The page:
Free Speech Press Release

06.16.11

ACLU Urges Dayton Officials to Stop Plans for Crackdown on Homeless

Imprisoning Poor Will Drain Resources and Threaten Free Speech

DAYTON – The American Civil Liberties Union of Ohio cautioned Dayton City Commissioners against passing an ordinance that would allow law enforcement to arrest any person holding a sign asking for money. Currently, city law regulates panhandlers who actively ask for money, but does not cover a person who is only holding a sign. In addition, those who are cited under current law are ticketed rather than being arrested. Anyone arrested under the proposed law would be charged with a fourth degree misdemeanor.

“To arrest someone for simply holding a sign is unnecessary and unfair,” said ACLU of Ohio Executive Director Christine Link. “While people may not like seeing the financially disadvantaged asking for help, they pose no threat and are harming no one. This ordinance amounts to nothing more than an attack on those most in need.”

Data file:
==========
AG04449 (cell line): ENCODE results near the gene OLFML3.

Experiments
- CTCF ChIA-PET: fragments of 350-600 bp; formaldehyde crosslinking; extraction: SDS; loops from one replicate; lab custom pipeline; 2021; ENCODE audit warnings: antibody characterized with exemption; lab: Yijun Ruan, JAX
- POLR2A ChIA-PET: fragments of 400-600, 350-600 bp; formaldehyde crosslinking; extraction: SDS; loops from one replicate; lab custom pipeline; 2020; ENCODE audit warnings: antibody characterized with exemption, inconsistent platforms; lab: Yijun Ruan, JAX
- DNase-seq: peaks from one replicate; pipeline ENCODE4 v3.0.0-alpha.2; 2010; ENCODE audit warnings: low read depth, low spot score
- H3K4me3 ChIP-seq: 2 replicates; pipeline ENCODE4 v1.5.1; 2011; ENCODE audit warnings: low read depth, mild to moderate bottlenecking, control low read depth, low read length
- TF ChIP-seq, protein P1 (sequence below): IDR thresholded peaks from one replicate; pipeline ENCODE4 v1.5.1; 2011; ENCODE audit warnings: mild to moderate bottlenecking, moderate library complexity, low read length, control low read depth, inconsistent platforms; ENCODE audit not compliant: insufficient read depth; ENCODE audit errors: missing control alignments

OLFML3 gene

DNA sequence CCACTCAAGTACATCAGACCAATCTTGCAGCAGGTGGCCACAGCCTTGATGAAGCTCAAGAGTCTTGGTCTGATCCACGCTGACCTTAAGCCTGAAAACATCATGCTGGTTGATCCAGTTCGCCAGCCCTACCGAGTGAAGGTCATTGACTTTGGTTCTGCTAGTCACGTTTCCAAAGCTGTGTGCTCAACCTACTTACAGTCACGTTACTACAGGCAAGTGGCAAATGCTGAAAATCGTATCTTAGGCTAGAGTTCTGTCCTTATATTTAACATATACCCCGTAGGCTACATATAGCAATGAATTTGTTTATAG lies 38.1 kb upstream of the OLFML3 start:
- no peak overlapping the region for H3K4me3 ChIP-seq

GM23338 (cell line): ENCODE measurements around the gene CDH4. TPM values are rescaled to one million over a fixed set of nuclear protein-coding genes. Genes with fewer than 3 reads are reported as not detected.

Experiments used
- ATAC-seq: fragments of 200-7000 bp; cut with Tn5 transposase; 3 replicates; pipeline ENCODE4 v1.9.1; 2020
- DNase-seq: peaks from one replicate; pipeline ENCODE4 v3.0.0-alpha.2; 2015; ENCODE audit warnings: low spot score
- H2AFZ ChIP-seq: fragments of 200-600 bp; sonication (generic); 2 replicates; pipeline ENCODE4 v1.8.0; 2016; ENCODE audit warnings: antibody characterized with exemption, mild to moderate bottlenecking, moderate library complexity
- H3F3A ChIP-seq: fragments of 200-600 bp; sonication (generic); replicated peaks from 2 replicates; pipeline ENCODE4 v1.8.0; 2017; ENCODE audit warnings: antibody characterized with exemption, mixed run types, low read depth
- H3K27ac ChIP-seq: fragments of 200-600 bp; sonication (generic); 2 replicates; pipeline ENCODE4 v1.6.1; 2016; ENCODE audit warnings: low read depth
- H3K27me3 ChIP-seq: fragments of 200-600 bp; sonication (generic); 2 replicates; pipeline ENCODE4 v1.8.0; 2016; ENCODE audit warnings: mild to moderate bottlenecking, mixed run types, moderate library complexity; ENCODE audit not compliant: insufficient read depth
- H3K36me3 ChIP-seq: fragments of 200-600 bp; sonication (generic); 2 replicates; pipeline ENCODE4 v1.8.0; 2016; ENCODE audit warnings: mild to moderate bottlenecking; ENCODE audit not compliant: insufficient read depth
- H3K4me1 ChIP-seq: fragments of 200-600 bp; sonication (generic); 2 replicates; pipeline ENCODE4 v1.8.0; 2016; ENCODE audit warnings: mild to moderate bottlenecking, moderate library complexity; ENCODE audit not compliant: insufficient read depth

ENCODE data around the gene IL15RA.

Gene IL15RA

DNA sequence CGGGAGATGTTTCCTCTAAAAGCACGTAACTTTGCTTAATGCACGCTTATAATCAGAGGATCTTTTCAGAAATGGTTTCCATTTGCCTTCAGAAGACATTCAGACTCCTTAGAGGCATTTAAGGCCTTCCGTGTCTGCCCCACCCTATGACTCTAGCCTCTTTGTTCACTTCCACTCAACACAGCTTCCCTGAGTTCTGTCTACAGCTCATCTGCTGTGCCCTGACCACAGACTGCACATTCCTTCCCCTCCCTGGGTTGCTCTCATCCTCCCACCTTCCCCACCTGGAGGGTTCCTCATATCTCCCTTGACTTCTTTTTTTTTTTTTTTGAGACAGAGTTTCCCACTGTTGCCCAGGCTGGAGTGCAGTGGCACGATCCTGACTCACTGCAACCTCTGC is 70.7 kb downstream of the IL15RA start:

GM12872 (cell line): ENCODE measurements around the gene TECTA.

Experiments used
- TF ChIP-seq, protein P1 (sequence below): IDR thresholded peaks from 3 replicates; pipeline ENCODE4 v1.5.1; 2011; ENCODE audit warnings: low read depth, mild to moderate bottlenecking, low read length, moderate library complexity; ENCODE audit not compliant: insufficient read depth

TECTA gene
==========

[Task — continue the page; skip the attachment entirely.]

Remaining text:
The ACLU of Ohio has previously challenged laws that unfairly restrict panhandling in cities across Ohio, including Dayton, Cincinnati, and Akron. Courts have ruled that cities may not arbitrarily limit panhandling because it is protected free speech.

“The First Amendment protects all peoples’ right to speak, or hold a sign, and that includes asking for money,” said Link. “This is a transparent attempt to backdoor restrictions on the free speech rights of the poorest people in Dayton. Soliciting donations has time and again been classified as free speech, not as a business.”

According to news reports, Dayton has already began the crackdown on panhandlers in recent months. In the first five months of 2011, citations for panhandling rose by almost 200% over 2010.

“The law would also be a terrible waste of taxpayer resources,” concluded Link. “Every person arrested for merely holding a sign will cost the city hundreds of dollars in law enforcement personnel time, processing fees, court costs, and jail fees. Rather than wasting money on locking up those in need, city officials would be better served investing in community programs that would help these people get back on their feet.”